A Russian Triple Bill

Regent Theatre, The Octagon, Dunedin

24/11/2018 - 24/11/2018

Production Details

Imperial Russian Ballet Company

Following their sell-out performances of A Festival of Russian Ballet, the Imperial Russian Ballet Company return to New Zealand with A Russian Triple Bill. This is the first time that the company have brought this stunning programme to New Zealand & Australia.

Sleeping Beauty (Act III) 
A holiday is declared for the wedding of Princess Aurora & Prince Desire. This is a joyous and happy ballet which will be loved by all.

Les Sylphides
A short ballet in one act about a young man who while walking at night encounters a group of sylphs or magical women.

Carmen is a flirtatious and seductive gypsy woman whose love affairs with two men ends in tragedy.

“Bold, brave Russians … In a night that overflows with all things ballet, you can’t help be swept up by the sheer panache of the Imperial Russian Ballet Company dancers.” – The West Australian

Tickets available from TicketDirect or the Regent Theatre.

Adult $92.00
Concession $82.00 (Student with ID, Senior 65+, Group 10+, VIP Club – only available from outlets or by phone)
Child (0 to 18) $62.00

A reserve
Adult $82.00
Concession $72.00 (Student with ID, Senior 65+, Group 10+, VIP Club) – only available from outlets or by phone
Child (0 to 18) $52.00

Dance ,

2.5 hours

Carmen and Les Sylphides a pleasure to watch

Review by Adrienne Molloy 26th Nov 2018

The joyful wedding from act 3 of A Sleeping Beauty opens the 2018 triple bill sampler programme presented by the Imperial Russian Theatre Ballet Company on their annual return to New Zealand.  Traditionally a grand occasion, the wedding  involves a series of short, showy vignettes, fairy tale characters, and a number of local children as guest dancers.

The high point  is the charismatic performance of the male principal soloist, Nariman Bekzhanov, which lifts the spirits of the cast, and the overall quality of the performance.  He soars through the air and shows great talent with his footwork.  His support of the dancers is impeccable. 

The truly joyous children never put a foot out of step, bring charm to the stage and warm the audience. The White Pussycat and Puss in Boots provide light-hearted moments. Using delicate and witty hand movements representing their feline characters, the Cats and other characters were appreciated by the audience.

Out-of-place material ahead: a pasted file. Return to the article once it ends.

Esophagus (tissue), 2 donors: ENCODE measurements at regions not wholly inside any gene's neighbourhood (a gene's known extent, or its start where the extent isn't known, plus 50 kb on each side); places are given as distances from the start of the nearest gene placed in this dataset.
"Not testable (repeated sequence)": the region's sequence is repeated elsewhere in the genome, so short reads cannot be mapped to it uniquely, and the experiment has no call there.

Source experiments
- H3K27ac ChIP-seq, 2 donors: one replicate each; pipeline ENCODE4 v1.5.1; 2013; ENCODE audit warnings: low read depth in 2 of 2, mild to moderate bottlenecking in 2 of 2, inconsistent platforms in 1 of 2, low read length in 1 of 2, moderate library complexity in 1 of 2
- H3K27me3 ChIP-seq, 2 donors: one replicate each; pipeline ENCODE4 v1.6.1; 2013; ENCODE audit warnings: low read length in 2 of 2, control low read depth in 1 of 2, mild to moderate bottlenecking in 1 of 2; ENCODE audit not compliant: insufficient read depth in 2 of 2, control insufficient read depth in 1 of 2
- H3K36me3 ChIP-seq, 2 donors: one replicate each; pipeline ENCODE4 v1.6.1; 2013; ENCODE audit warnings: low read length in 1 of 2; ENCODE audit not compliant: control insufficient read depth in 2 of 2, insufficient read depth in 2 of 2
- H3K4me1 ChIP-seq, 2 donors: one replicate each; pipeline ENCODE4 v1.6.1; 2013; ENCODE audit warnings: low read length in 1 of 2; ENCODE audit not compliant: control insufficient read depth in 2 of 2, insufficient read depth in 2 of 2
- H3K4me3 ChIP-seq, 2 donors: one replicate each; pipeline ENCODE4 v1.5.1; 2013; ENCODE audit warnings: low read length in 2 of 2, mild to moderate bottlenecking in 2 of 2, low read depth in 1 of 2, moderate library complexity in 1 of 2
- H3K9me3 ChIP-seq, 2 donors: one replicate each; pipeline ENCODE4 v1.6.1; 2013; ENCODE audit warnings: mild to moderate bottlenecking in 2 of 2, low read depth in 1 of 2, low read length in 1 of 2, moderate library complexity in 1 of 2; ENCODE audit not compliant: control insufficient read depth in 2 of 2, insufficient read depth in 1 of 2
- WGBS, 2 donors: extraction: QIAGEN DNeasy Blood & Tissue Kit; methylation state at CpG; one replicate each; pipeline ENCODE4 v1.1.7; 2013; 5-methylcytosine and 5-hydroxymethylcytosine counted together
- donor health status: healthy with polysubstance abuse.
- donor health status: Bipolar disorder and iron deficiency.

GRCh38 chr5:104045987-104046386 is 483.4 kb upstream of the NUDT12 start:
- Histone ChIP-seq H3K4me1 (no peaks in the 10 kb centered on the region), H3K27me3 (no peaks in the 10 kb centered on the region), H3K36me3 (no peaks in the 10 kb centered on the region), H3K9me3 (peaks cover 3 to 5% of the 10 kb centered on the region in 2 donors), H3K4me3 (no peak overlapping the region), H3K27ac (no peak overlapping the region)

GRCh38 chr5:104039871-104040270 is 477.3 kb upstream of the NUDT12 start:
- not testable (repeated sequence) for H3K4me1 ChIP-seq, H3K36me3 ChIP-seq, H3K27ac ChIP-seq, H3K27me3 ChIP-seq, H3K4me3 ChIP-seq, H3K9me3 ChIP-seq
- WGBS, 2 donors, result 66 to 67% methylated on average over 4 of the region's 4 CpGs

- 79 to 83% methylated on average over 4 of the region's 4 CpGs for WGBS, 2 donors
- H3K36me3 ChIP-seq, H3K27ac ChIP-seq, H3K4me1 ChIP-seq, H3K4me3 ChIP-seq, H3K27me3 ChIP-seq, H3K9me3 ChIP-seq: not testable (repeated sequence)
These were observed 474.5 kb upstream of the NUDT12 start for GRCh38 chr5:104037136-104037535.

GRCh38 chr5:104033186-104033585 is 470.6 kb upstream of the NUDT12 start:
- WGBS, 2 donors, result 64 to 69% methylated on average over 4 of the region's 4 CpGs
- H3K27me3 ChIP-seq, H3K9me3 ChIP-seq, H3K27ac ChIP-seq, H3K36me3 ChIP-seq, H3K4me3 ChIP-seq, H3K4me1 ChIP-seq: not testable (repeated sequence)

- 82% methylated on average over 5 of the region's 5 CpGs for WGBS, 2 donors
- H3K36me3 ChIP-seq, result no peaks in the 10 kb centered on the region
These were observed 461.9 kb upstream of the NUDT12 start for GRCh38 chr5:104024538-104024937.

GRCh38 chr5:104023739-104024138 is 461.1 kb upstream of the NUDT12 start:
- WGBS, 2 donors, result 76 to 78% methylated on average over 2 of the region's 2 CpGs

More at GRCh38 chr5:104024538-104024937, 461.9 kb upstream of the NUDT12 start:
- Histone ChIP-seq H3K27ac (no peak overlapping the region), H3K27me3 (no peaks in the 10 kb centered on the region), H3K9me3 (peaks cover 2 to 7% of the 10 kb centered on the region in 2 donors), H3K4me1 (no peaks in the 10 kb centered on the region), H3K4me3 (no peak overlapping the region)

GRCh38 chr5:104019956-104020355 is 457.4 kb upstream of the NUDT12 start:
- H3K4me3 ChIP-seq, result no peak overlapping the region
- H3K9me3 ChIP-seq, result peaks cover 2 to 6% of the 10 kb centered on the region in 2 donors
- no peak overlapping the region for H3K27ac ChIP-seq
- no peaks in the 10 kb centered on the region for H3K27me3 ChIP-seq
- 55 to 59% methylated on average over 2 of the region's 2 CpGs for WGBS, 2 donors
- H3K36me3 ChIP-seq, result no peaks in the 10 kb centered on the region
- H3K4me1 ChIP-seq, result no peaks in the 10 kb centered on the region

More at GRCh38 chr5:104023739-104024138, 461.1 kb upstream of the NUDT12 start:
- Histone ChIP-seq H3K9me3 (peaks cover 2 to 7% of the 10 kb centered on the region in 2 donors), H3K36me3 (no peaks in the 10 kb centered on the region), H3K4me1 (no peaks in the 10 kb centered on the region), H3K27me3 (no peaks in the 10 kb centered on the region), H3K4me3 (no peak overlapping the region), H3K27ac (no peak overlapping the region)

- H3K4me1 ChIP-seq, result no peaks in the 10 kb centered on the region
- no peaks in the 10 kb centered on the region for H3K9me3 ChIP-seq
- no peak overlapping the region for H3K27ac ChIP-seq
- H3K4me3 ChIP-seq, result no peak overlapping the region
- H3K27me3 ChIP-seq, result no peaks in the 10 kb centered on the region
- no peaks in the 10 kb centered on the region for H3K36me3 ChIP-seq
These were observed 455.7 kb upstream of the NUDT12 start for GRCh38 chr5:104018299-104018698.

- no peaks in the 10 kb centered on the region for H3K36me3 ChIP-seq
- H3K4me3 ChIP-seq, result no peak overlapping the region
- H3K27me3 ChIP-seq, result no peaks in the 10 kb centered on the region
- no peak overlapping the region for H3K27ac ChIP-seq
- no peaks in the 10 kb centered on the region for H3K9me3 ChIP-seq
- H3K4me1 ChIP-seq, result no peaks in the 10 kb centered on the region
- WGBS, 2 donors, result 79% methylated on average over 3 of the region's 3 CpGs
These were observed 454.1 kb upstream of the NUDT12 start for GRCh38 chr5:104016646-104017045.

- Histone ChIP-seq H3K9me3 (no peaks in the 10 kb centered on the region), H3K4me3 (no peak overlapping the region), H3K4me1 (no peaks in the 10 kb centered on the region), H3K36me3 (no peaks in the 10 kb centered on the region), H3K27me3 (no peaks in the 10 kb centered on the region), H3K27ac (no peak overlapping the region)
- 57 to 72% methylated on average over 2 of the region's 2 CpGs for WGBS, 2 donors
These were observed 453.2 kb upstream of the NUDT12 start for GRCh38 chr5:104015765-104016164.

The showy vignettes, however, are delivered with precision but not much warmth or charm, and the wedding dances, designed to showcase the talents of the individual dancers, fall short of my expectations and feel stale and tired.  The immobility of the watching King and Queen throughout the performance bring an incongruously solemn air in contrast to the theme of the Act, and the somewhat dated costumes and minimal stage set unfortunately do not enhance the performance.  When the curtain falls on this Act, I feelrelieved.

By contrast Carmen, Act III is a delight.  The simple lighting shows a black and red mask, to represent the bull, and high-backed ladder chairs add effective dramatic atmosphere.  Bizet’s music is a familiar pleasure.  The costumes are excellent and Carmen’s short black dress suits her flirtatious character.  The Cigarette girls aere, surprisingly wittily, dressed in nicotine colours and are excellent partners to the bullfighters who form the rest of the corps de ballet.

The exquisite, bold and sexy Carmen is danced by an athletic and graceful Anna Pashkova, a superb foil to the intensity of the correct and soldierly Don José, whose increasing love is delivered with great emotional connectedness.  When Carmen blows him a kiss and leaves him, the audience can almost touch his passion and yearning for her.

By contrast, the Torero shows his carefree and physical attachment to Carmen and she flies from one to the other. All three performances are a master class of precise footwork, graceful jetés and beautiful lifts, and José and Carmen’s consummation of their passion is performed with a realistic sensuality.

As the tragedy unfolds, Fate makes her appearance and the dramatic performance lifts another notch.  Fate’s exquisite body line and elegance contrast powerfully with her implacable facial control; the simple black and white makeup is very effective against the black and red backdrop and the simple dramatic costumes of the other dancers.

She too is drawn into the emotional entanglement of the dancers as she dances between the three lovers – this may be where the phrase “dancing with Death” originated.

Once Carmen is released from the magistrate’s jail, she flies from one to the other of the male dancers.  She spurns Don José and flirts with the Torero, then returns to Don José’s arms.  As Fate engages with the two men, and with Carmen in a beautifully danced pas de deux, so finally Don Jose’s jealous rage spills over and he kills Carmen.  Her death is beautifully drawn as she slumps into his arms, all the while en pointe, and his grief as the curtain closes leaves me moved.

The Final Act of the Triple Bill is Les Sylphides, a ballet in its entirety.  Its old-fashioned ‘ballet-ness’ and lack of story requires it to hold the audience in other ways.  Once again Nariman Bekzhanov shows his mastery of the ballet form as the melancholy poet entering a magical garden. As the only male dancer, he engages fully with the Sylphs, joining in their dance and entering their magical world. The Sylphs, simply dressed in white tulle, are beautiful and strange.  They use their fine, graceful arms to demonstrate a light fairy wind blowing and their footwork is a delight to watch.

Their performance is a lovely way to end the evening.  I would have been quite happy for the show to have been a Russian Double bill, and while some of the first Act felt very uninspired, Carmen and Les Sylphides were engaging, charming and a pleasure to watch


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